The first clue of the Mystic Supernova knitalong was released last week. A few people have already finished the clue, and are eagerly awaiting the next one (due Thursday). So far the result looks amazing.
There are two options for this shawl – it can be knit as a circular or a semi-circular shawl.
Ophelia63 on Ravelry has opted for the circular version, and this is what it looks like:
And CarolSue on Ravelry is knitting the semi-circular Supernova
On Thursday we’ll see how it continues. In the meantime, happy knitting!
The swatch for the Mystic Supernova KAL was posted today.
When knitting lace shawls, gauge is not as critical as it is for a sweater. That is to say, if your shawl is somewhat larger or smaller than mine, it doesn’t matter. The important thing to look for is the difference between the yarn overs (the holes) and the knits (the solid part). If it all looks like holes, go down in needle size. If it all looks solid, increase your needle size.
Make sure you like the fabric created, and that you can clearly see the difference between yarn overs and knits. There is no right and wrong, just personal preference.
That said, my swatch blocked out to 18 cm x 18 cm [7 in x 7 in].
The Mystic Supernova KAL is still open for sign-ups at a discounted price. You can join here.
My absolute favourite cast-on for circular shawls is the Invisible Loop cast-on. TechKnitter has an absolutely fabulous blog-post about how to work the cast-on. The reason I like this cast-on so much is that it’s relatively simple to do. And when you work the first few rounds of a circular shawl, it is not very tight, and allows you to wiggle the needles around. In the beginning it will look like you have a big hole in the centre of your shawl, but fear not – at the end when it’s time to sew in the ends, you pull the cast-on end and the hole disappears like this:
Afterwords, all you do is sew in the loose end. I like to loop it a few times through the centre stitches, and then duplicate-stitch the stitches around the centre, before I cut the yarn. It’s completely invisible and results in a neat centre that stands up to scrutiny.
Announcing the new Mystic KAL!
Mystic Supernova is a circular shawl inspired by the stellar explosions that are so bright they can outshine an entire galaxy.
There will also be a semicircular version of the shawl available (which uses approx. 1/2 the amount of yarn of the circular shawl).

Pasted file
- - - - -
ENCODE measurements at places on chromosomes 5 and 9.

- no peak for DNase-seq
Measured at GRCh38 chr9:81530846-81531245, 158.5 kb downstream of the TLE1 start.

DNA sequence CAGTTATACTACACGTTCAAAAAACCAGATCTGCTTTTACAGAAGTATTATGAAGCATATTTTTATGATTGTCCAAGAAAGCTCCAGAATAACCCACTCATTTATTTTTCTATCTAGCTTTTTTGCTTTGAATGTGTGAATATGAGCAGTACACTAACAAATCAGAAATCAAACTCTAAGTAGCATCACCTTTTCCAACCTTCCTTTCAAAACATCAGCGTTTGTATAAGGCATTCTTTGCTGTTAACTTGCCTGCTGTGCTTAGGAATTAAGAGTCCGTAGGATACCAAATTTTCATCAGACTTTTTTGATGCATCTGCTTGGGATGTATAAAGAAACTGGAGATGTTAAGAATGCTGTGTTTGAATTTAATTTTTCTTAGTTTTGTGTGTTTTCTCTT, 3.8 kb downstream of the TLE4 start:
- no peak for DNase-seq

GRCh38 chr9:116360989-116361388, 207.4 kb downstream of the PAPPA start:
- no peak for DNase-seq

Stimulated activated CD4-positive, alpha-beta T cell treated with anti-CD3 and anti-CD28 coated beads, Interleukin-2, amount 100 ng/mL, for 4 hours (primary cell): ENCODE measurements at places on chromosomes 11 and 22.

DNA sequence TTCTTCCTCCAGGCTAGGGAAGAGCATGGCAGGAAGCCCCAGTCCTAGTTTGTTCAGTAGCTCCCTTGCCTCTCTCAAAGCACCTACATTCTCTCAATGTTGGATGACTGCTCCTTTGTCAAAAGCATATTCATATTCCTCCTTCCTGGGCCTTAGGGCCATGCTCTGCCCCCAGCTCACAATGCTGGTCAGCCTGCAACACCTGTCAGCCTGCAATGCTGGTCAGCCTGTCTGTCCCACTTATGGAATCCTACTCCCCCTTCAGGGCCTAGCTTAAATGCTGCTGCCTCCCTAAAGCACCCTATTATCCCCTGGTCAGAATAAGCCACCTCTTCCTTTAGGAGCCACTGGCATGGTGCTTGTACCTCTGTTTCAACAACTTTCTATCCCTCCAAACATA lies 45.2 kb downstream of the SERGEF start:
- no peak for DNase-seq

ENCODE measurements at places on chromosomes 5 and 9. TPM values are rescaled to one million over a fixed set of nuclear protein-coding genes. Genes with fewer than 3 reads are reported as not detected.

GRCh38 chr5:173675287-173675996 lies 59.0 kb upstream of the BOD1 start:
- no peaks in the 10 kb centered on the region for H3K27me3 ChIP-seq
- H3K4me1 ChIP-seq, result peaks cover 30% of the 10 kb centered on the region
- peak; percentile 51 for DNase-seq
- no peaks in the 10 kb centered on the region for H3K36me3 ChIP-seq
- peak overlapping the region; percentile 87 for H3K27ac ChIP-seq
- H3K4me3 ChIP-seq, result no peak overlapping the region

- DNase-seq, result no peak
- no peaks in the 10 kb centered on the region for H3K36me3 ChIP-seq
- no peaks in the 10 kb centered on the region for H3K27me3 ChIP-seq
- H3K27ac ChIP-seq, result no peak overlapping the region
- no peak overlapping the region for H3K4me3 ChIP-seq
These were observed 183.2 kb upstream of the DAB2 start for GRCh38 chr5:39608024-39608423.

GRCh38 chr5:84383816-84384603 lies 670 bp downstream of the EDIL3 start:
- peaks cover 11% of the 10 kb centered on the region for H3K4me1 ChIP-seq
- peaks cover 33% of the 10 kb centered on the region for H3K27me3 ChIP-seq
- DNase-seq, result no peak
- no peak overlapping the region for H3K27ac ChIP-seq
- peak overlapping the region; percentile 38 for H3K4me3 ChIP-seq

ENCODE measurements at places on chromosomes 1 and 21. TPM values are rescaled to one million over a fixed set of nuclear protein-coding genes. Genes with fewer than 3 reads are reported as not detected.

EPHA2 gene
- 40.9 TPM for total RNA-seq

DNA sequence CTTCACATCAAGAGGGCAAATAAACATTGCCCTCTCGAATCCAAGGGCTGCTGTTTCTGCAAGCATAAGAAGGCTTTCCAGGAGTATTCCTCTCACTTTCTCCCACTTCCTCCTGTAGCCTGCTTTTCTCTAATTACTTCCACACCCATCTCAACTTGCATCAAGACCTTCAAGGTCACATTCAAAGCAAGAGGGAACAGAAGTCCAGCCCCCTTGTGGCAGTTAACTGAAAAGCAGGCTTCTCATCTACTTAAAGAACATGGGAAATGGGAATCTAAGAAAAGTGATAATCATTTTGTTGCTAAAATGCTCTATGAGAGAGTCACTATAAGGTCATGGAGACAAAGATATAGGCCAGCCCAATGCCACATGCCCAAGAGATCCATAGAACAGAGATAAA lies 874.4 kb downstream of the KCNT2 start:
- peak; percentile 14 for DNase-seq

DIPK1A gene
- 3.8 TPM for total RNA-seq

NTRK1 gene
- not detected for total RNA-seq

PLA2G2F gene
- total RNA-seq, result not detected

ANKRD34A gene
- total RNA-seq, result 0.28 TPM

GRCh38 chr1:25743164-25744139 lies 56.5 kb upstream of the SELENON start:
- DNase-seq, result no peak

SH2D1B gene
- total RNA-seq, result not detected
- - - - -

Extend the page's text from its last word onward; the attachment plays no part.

1 skein Wollmeise Lace-Garn
3.75 mm (US 5) needles
KAL START DATE: Apr 17, 2014
Clues posted every Thursday for 6 consecutive weeks.
The swatch will be posted on Apr 10, 2014.
SIGN UP TODAY
CDN $6.50 (KAL price will increase to regular pattern price upon the release of the first clue)
Come join us in the Knit & Knag Designs group on Ravelry for more KAL fun.
Fairy Tale Lace is a collection of 7 lace shawl patterns and the fairy tales that inspired the designs. I’ve been releasing the patterns one at a time since last summer, and the final pattern was just released last week.
I’ve always been fond of fairy tales. Throughout history, they have been used to amuse, teach, inspire, frighten and entertain all generations. It’s only in more recent times that fairy tales have been considered ‘stories for children’. Many of the traditional fairy tales contain elements targeted at an older audience, and these are really my favourite versions. There is usually a very clear division between the heroes of the story, which tend to be good, and the wicked, who tend to be not just a little naughty, but all out evil. And they always get their just desserts in the end. At least almost always.
In this collection, several of the patterns are from stories collected by the Brothers Grimm. Most of us have probably heard these stories time and time again, both as children and then later as adults. We have the Pied Piper (or the Rat-catcher of Hameln), Hansel and Gretel and Rapunzel. The Cheshire Cat from Alice in Wonderland showed up with his stripes and ever-so-famous grin. There’s the sad Danish story by HC Andersen about the Little Match Girl who froze to death one cold New Years Eve. There is also a beautiful Chippewa tale called the Star of Earth, and a Greek myth about how Persephone was doomed to spend half of the year in the underworld with Hades.
Hopefully you’ll enjoy these patterns as much as I have. I have a hunch that this is not the last Fairy Tale collection I create, so if you have a favourite fairy tale you’d like to see as a future pattern, let me know. I may just take requests. :-)